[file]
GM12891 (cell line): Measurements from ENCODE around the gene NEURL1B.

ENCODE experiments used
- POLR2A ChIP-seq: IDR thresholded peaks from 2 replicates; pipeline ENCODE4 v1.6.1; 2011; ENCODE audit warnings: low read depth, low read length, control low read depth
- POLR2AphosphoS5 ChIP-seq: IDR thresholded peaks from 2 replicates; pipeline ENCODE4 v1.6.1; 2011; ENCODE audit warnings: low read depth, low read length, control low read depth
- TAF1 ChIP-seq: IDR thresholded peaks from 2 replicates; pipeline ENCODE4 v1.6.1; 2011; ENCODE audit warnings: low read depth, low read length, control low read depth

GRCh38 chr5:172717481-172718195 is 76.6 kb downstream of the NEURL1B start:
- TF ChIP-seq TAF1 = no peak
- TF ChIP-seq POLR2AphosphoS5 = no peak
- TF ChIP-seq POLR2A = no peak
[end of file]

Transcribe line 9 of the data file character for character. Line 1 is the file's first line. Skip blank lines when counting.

- TF ChIP-seq POLR2A = no peak